“A mob … broke the shutters and the glass of the windows”

Anna Rawle, the twenty-four-year-old daughter of Quaker Loyalists, recounted in a diary for her mother what happened in Philadelphia when the surrender of General Cornwallis at Yorktown (19 October 1781) became known. She and her sister Margaret were living at the time with their grandmother on Arch Street, between Front and Second Streets.

October 22, 1781.—Second day. The first thing I heard this morning was that Lord Cornwallis had surrendered to the French and Americans— intelligence as surprising as vexatious. …

October 25.—Fifth day. I suppose, dear Mammy, thee would not have imagined this house to be illuminated last night, but it was. A mob surrounded it, broke the shutters and the glass of the windows, and were coming in, none but forlorn women here. We for a time listened for their attacks in fear and trembling till, finding them grow more loud and violent, not knowing what to do, we ran into the yard. … Coburn and Bob Shewell … called to us not to be frightened, and fixed light up at the windows, which pacified the mob, and after three huzzas they moved off. … French and J. B. nailed boards up at the broken pannels, or it would not have been safe to have gone to bed. … For two hours we had the disagreeable noise of stones banging about, glass crashing, and the tumultuous voices of a large body of men, as they were a long time at the different houses in the neighbourhood. At last they were victorious, and it was one general illumination throughout the town. … in short the sufferings of those they pleased to style Tories would fill a volume and shake the credulity of those who were not here on that memorable night

October 26.—Sixth day. It seems universally agreed that Philadelphia will not longer be that happy asylum for the Quakers that it once was. Those joyful days when all was prosperity and peace are gone, never to return. …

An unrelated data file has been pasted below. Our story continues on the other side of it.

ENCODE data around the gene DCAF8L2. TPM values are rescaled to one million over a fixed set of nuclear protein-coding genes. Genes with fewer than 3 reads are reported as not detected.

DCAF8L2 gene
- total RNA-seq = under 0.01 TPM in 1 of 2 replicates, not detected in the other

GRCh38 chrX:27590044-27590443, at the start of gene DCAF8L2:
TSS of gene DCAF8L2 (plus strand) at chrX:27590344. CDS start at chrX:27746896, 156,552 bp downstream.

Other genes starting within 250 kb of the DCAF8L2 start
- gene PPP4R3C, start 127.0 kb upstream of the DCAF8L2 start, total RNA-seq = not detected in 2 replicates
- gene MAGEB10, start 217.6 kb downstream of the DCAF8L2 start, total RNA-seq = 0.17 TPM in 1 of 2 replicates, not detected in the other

The excerpts are from In the Words of Women, page 155, and from The Pennsylvania Magazine of History and Biography, published by the Historical Society of Pennsylvania, Volume 16, 1892, “A Loyalist’s Account of Certain Occurrences in Philadelphia after Cornwallis’s Surrender at Yorktown,” pages 104-107. The image is from The Freeman’s Journal: or The North-American Intelligencer, Philadelphia, 31 October 1781,included in the National Humanities Center Resources Toolbox, Making the Revolution: America, 1763-1791.

posted July 5th, 2012 by Janet, CATEGORIES: Philadelphia, Violence

  1. Whar was the connection between the Cornwallis surrender and the attack of Quakers?

    Comment by Jean Perry — July 9, 2012 @ 4:19 pm

  2. The people of Philadelphia (Patriots) placed candles in their windows to celebrate the surrender of Cornwallis. Some Quakers and Loyalists refused to do so and were threatened by mobs who smashed their windows.

    Comment by Janet — July 14, 2012 @ 1:04 pm

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